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Ulster hordes say yes to a lovely day out in Limerick

IT was an outcome Munster fans hadn't banked on and one Ulster supporters hadn't dared expect.

Yet despite the home side's defeat at a packed Thomond Park to the northerners in yesterday's Heineken Cup quarter-final, the visitors were given a warm welcome in Limerick.

Enjoying only her second visit to the home of Munster rugby, Tina Wallace from Belfast couldn't get over the warmth and hospitality in the city.

And it was well worth her while making the trip south as she saw for herself husband Paddy Wallace, the Irish international who played in the centre for Ulster yesterday, help snatch victory from the Munster men.

"I've only been to Limerick once before but everyone is really polite and friendly," she told the Irish Independent.


A group of nine from the Wallace camp travelled, including Paddy's father-in-law Les Blackburn, who was also enjoying the banter in former international star Peter Clohessy's bar before the game.

Munster supporters John Morton and Gene Buckley from Cork should be well used to disappointment by now.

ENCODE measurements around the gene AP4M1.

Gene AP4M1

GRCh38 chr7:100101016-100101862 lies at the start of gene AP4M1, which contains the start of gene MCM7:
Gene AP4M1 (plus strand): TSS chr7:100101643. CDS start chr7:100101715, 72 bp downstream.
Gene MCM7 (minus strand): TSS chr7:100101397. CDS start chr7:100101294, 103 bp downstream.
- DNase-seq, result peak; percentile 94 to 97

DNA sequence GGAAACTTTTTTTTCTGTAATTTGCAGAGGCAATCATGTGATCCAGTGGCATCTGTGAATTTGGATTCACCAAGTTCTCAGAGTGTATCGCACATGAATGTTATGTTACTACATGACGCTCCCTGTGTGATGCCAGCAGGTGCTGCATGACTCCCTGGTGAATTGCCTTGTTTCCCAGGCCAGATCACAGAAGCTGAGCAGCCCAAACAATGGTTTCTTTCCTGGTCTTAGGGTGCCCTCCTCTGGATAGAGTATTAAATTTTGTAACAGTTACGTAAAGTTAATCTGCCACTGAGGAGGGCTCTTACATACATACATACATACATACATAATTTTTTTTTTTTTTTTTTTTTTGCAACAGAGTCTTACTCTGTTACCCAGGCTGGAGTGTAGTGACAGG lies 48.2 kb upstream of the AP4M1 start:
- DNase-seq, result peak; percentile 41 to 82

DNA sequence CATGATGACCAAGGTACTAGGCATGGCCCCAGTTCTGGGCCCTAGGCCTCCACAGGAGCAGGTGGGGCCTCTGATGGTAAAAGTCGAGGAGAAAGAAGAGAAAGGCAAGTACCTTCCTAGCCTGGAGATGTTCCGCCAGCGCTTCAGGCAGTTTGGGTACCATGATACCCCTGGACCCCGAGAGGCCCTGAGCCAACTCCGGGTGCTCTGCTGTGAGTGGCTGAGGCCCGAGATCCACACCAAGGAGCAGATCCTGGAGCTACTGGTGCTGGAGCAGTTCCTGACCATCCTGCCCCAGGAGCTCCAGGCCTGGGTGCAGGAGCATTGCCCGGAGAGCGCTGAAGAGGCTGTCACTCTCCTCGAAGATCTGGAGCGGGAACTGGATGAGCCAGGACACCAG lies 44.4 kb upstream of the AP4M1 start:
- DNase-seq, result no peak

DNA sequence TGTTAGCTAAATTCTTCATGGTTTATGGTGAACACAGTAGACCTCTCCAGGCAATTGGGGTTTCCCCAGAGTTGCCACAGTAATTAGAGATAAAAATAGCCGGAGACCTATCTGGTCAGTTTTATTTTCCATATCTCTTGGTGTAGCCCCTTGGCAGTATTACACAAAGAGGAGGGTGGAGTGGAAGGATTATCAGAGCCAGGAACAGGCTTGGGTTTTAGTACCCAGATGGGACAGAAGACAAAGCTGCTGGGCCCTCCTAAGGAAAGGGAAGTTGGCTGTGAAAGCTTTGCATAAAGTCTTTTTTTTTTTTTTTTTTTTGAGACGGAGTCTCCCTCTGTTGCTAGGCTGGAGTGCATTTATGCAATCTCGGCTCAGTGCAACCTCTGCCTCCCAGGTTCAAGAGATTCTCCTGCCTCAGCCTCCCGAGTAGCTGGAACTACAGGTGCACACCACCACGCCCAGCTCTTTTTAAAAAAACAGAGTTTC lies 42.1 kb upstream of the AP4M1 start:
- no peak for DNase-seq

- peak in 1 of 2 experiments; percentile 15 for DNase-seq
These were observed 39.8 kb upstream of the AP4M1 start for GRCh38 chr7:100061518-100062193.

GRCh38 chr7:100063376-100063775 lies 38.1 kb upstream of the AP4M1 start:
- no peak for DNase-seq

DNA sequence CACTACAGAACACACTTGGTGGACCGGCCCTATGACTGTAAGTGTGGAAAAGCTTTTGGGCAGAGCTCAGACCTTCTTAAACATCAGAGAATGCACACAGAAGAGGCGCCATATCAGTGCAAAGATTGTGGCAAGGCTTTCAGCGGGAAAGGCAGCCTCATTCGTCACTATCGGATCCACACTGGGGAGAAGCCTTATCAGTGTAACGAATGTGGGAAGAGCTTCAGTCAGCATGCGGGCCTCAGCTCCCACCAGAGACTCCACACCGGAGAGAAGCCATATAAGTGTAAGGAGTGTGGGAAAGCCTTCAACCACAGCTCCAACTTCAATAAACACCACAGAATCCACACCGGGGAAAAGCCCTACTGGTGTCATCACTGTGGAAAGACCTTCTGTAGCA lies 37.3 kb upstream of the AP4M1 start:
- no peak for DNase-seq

The pair were among the thousands of Irish supporters who made the trip to the ill-fated game in Paris but could not afford to return a second time.

"When we arrived home from Paris there was a photographer at the airport and he asked us to look sad but we couldn't. We were after having a savage weekend in Paris anyway," said John, who admitted he had already booked his tickets to the semi-final in the Aviva, in anticipation of a different outcome.

One southern lassie who went home happy yesterday was Tipperary woman Karen Kissane, a self-declared turncoat. "The abuse I get in Tipperary is serious but I've been living in Newtownards for the past 15 years so I turned," she said.

Diehard Ulster fans Michael and Trew Mehaffy were among those who made the 277km trip from Belfast. "It's a lovely city and we come back every time we play here," said Michael.

Now they march on to Dublin's fair city for a semi-final against Edinburgh.

Irish Independent